Last week was a stressful week. I had several “emergencies” at work, and in the midst of it all, my computer stopped working and we had some plumbing issues. Everything seemed to be going wrong—any little thing that happened at that point seemed to be just one more insurmountable problem. Of course none of these problems were unsolvable, let alone tragic, but it was easy to get into the mindset that the world was against me and nothing was right. When you start to feel like this, it’s important to step back and think about your life in a holistic way and gain some perspective. There are very few phases in our lives when nothing is wrong. We have to learn to roll with the punches and think about life’s hurdles as something that we need to address—sometimes daily. When we get into the “nothing is right“ mindset, it can become a self-fulfilling prophecy. Because we think that nothing is right, we find that everything is wrong when, in reality, little is wrong with our lives. Perspective is one of those things that’s easy to talk about but difficult to practice. Stepping back and focusing on all the good things in our lives is critical to having the proper perspective of life‘s challenges.
How do you fill your hours and days? For many, it just happens; they don’t need to really think about what they’re going to do because they have so much to do. People who have had jobs and other pursuits for many years often look forward to times when they can pull back on the throttle a little, when the demands on their time recede and they have some breathing space. However, time off is really “time on” something else. As the hours go by, you have to fill them with something—because there’s no such thing as doing nothing. You continue to exist. You think, you breathe, and time goes by. You can make your time “mindless” and force feed inane TV (of which I’m a fan on occasion), but ultimately your mind will rebel and desire something more substantial.
We all have those days. Days when we wake up, get our coffee, sit down, and don’t feel like doing anything else. We begin to feel guilty, but inertia is fully in control. We may struggle with the battle between our need to do nothing and our responsibilities all day long. Why does this happen? It can happen because we had a terrible night’s sleep or because we drank too much the night before. It can happen because we’re upset about something and our emotions have immobilized us. It can also happen when we’ve been stressed or overwhelmed for an extended period of time and our bodies and psyches are shutting us down to reboot and recover. Whatever the reason, we should give this feeling the space it needs. We should consider why we feel like this and learn from it. On many, if not most, of the days when we feel like this, we should succumb to the feeling and go with it. We should veg out and give ourselves fully to going into standby mode. Our bodies and minds are often wiser than we are. When they speak so forcefully, we should listen.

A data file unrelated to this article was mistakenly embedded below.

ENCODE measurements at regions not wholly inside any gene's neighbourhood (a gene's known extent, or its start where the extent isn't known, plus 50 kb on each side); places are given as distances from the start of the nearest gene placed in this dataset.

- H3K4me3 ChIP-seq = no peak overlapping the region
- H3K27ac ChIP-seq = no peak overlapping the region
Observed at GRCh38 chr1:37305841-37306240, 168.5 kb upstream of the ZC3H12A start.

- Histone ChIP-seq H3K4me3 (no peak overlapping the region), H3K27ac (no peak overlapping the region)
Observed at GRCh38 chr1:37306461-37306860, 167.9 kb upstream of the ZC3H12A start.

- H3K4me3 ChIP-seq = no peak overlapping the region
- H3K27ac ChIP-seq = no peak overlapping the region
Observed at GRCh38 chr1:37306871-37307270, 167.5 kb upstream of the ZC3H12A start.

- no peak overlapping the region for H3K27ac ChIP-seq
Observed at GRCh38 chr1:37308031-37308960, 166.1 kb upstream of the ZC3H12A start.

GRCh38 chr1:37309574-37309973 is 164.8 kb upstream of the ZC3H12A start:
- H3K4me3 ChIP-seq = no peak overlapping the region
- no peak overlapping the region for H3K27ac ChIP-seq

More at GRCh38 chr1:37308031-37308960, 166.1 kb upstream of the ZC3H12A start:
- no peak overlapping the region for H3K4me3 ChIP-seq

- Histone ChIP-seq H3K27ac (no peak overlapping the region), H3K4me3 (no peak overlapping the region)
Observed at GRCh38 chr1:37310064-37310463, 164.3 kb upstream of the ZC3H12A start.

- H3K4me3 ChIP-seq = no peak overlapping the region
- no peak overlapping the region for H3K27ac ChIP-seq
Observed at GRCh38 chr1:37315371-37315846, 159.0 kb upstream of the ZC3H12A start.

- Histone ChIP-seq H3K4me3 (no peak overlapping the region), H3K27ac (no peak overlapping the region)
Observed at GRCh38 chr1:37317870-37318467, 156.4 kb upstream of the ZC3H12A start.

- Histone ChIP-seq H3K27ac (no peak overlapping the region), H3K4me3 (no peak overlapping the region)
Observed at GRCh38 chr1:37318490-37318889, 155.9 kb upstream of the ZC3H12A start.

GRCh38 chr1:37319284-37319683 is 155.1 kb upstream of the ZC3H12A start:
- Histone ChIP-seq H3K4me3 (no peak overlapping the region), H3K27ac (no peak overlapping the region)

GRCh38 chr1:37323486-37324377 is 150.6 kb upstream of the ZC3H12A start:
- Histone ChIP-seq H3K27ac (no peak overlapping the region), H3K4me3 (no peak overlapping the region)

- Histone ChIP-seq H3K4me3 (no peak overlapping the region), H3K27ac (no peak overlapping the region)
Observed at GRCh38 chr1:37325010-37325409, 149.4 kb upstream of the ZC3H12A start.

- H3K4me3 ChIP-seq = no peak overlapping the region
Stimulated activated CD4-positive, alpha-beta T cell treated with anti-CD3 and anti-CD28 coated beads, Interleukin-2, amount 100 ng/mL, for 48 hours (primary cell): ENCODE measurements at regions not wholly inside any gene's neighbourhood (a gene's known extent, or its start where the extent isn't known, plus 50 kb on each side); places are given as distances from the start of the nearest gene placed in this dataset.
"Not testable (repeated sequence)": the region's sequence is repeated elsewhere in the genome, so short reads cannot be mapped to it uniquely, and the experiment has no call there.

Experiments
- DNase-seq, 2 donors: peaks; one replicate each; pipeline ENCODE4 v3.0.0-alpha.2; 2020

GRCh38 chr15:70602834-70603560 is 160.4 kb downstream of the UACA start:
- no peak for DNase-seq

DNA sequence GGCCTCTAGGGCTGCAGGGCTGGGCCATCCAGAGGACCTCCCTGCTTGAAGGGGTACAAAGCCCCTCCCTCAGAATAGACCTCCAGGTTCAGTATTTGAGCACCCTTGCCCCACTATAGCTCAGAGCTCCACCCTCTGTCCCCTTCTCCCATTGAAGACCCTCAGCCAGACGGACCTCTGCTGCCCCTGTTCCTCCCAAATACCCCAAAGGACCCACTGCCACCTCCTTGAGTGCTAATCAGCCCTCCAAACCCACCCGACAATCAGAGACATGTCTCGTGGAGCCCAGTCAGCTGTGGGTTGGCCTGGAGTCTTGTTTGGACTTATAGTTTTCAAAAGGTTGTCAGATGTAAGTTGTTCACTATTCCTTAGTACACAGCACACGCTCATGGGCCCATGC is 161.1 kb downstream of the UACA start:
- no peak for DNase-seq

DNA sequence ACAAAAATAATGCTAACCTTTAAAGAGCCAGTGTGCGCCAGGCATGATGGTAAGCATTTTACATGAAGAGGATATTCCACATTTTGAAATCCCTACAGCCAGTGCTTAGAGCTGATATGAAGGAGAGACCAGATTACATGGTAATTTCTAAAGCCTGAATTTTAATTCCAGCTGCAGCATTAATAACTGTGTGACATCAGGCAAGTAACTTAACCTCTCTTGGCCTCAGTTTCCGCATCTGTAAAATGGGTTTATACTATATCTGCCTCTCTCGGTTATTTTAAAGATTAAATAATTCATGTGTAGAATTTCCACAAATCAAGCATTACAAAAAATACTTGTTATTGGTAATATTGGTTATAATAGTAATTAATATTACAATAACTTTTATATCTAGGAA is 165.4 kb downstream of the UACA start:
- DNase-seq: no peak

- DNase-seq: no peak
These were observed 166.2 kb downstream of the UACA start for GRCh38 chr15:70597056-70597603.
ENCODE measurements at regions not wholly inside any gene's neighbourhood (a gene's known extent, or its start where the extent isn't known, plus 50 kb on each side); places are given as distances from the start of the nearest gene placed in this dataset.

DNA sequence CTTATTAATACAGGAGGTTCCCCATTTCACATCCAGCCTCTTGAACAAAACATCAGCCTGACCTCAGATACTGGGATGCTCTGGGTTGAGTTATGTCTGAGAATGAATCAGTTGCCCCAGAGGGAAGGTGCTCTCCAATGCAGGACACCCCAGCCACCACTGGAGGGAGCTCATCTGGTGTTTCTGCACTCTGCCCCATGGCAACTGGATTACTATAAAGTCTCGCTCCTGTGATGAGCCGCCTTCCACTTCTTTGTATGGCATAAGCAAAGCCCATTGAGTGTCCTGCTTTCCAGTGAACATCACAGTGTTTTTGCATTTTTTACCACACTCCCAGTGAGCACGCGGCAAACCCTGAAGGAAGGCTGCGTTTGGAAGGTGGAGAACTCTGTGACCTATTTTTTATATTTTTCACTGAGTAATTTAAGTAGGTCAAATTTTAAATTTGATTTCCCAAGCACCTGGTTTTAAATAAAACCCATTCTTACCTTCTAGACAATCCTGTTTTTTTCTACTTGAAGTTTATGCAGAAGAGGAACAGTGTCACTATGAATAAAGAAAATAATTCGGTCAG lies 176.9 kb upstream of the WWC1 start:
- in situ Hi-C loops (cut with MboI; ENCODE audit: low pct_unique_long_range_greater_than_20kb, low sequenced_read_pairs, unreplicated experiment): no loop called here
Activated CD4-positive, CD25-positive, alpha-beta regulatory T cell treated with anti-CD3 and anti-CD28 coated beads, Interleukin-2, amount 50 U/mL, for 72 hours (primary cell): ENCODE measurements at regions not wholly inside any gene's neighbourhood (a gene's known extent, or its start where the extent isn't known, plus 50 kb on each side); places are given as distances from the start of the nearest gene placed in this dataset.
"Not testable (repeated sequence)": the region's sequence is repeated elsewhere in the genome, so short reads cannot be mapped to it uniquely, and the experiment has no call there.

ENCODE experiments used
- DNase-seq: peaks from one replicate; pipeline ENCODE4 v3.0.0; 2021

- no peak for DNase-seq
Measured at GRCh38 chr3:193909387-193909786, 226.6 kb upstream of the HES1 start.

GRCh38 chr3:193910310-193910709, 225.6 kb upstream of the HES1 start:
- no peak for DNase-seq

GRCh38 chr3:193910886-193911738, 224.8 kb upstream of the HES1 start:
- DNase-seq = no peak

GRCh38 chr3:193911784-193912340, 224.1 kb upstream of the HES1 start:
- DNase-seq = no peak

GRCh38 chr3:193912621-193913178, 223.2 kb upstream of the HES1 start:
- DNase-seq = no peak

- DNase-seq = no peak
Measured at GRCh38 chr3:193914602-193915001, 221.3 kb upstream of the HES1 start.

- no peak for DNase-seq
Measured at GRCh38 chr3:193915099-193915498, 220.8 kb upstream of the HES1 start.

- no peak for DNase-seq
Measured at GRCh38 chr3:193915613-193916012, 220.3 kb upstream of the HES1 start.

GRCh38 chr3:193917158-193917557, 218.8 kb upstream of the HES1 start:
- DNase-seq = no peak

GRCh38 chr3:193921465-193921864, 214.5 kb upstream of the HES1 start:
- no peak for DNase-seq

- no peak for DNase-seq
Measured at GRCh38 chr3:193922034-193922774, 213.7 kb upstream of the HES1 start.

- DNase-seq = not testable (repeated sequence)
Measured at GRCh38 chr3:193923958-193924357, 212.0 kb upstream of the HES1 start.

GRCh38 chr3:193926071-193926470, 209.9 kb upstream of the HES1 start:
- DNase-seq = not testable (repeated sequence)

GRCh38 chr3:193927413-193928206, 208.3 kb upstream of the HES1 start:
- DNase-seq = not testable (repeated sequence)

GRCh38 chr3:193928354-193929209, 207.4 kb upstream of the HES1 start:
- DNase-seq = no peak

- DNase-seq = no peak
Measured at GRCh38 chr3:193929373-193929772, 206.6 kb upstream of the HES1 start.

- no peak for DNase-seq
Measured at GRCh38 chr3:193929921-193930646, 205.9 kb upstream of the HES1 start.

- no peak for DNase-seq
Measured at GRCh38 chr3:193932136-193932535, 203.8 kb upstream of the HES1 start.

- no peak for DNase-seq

We all need time to ourselves—time to rest, recharge, and reflect.
But it’s important to distinguish between finding meaningful alone time (see “Alone”) and escaping from our connections or retreating from our engagements. All of us, even the most extroverted, have times when we don’t have any more energy for people. We also need time to ourselves to gain perspective on what is happening in our lives and to plan for our futures. This time is not only important for our mental health, it’s also a critical aspect of a meaningful and fulfilling life. We have to have time to ourselves to truly get in touch with what we’re after and where we’re going, to maintain our connection with who we are at our cores, and tounderstand our values and passions. BUT we have to make sure we have a healthy balance and aren’t avoiding people or problems when we need to engage.
We’re being advised to stay away from everyone on the planet—everyone except those we live with. We have to spend time with them. We have to spend literally all of our time with them. How can we do this without driving each other nuts?
Living in close quarters in stressful situations is especially challenging. Many of us are faced with new and unfamiliar challenges, such as homeschooling children, working remotely, or making less money. While facing these challenges we are also deprived of many of the outlets for pressure that we have always been able to count on in the past—spending time with friends, going out on the town, or spending the afternoon at a ball game. Spending all of our time in what amounts to a bunker means figuring out how to get along. It means being extremely specific and intentional about what bothers us and how to resolve those irritations without impacting those around us. It means getting to know ourselves in this new reality.